Tuberous sclerosis: Clinical clues for early diagnosis

A scan of the brain of a tuberous sclerosis patient.

Tuberous sclerosis is a rare neurological condition characterized by benign tumor growth in various parts of the body. It often affects the brain, eventually causing epilepsy and neurodevelopmental disorders. One challenge has been diagnosing the condition in infants, as they often don’t present with many clinical signs. However, a recent study published in Pediatrics has shed some light on early manifestations of this condition that may help lead to earlier diagnosis — and possibly earlier and more aggressive treatment.

To better understand clinical clues that may be seen in pediatric practice, Notes sat down with principal investigator of the study, Mustafa Sahin, MD, PhD, director of the Translational Neuroscience Center at Boston Children’s Hospital. He and his team in the Tuberous Sclerosis Program at Boston Children’s follow about 300 children with the condition. …Read More

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Leveraging CRM tools to improve patient and family experience

Up close photo of a child with wording "putting patients first"

Many parents have hectic schedules, from shuttling their kids between extracurricular activities to helping construct this year’s science fair project. With so many balls in the air, it’s easy to let commitments slip, whether it’s a PTA meeting or a physician appointment. Simply helping families schedule an appointment isn’t enough. Patients and caregivers deserve prompt, clear messaging and reminders to keep physician appointments top of mind.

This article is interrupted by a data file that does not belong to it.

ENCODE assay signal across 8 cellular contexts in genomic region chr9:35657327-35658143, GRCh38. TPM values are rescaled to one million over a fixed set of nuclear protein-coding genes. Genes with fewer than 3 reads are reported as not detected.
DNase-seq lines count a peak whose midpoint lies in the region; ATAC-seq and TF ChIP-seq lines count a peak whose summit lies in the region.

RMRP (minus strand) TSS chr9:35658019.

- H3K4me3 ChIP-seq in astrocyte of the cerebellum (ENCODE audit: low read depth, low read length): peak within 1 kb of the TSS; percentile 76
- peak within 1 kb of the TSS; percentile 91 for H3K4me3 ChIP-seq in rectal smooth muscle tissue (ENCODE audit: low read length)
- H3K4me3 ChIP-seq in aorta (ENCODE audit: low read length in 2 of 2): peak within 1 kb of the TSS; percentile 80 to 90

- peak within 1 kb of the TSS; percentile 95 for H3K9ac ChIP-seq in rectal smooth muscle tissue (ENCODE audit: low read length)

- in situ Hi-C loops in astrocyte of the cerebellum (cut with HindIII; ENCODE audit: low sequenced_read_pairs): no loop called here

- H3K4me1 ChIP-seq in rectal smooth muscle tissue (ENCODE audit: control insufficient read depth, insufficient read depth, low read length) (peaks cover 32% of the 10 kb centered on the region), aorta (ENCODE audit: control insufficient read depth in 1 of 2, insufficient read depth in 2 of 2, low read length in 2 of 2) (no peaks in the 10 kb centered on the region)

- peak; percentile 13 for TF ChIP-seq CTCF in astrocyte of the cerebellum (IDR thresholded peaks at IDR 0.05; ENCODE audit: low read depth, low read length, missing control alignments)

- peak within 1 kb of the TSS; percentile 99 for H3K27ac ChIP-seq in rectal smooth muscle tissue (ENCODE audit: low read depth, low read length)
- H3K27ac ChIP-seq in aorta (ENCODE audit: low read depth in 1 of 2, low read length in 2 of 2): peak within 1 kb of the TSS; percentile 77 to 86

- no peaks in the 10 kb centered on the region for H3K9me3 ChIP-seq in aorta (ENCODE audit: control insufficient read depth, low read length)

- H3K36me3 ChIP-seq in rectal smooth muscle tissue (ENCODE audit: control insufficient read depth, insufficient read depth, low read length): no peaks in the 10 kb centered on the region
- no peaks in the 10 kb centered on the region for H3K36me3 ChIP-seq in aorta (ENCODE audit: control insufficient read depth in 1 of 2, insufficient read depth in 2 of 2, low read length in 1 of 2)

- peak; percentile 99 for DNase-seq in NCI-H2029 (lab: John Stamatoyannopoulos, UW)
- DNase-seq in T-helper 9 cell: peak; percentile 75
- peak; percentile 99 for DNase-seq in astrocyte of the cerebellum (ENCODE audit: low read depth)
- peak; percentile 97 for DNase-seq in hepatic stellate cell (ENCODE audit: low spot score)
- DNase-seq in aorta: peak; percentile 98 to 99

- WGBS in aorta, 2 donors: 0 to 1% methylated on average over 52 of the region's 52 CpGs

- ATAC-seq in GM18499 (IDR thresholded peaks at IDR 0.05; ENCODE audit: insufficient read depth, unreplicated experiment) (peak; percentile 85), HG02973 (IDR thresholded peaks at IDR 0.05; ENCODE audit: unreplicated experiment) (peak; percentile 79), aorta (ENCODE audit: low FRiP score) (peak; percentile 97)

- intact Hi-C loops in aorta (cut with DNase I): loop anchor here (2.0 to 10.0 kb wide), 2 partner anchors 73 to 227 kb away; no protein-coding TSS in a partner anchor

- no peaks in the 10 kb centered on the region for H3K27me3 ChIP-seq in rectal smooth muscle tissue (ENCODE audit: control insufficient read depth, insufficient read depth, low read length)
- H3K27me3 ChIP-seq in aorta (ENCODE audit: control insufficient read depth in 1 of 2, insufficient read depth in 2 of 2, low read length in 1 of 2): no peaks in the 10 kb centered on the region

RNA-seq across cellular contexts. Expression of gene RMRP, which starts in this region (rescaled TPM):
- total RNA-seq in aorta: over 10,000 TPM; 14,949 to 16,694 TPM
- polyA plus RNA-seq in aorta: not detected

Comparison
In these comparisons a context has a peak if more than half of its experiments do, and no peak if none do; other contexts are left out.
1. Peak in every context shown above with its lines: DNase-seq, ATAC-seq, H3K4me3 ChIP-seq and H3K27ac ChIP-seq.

To help improve the patient and family experience, Boston Children’s Hospital recently established a digital transformation initiative. Here, Bill Gagnon, senior director of digital marketing, explains how the hospital created a personalized, streamlined digital experience for parents and their providers. …Read More

Preventing ACL injuries in female athletes through neuromuscular training

acl injury prevention notes lead image

Anterior cruciate ligament (ACL) injuries are on the rise, with about 350,000 patients undergoing ACL reconstruction surgery in the U.S. each year — and young athletes being the fastest growing patient population. Despite advances in ACL reconstruction, the risks of re-tear and future osteoarthritis are still major areas of concern. With this in mind, many institutions have increased clinical and research efforts for ACL injury prevention — a significant area of focus for The Micheli Center for Sports Injury Prevention at Boston Children’s Hospital. …Read More

Breaking down language barriers: Strategies for working with LEP families

Doctor sitting down to explain something to a patient with limited English proficiency

Caring for patients with limited English proficiency (LEP) is a complex process that challenges clinicians in any setting. Being able to effectively communicate is crucial to ensuring the patient’s well-being and safety. But when this process is hindered by a patient or family’s language barrier, quality of care and patient outcomes could be compromised. Even with the assistance of an interpreter, how can we ensure that LEP patients and families truly understand their education? How much health knowledge and health literacy do they need in order to effectively synthesize and apply everything they learned during an encounter? There are a number of factors to consider. …Read More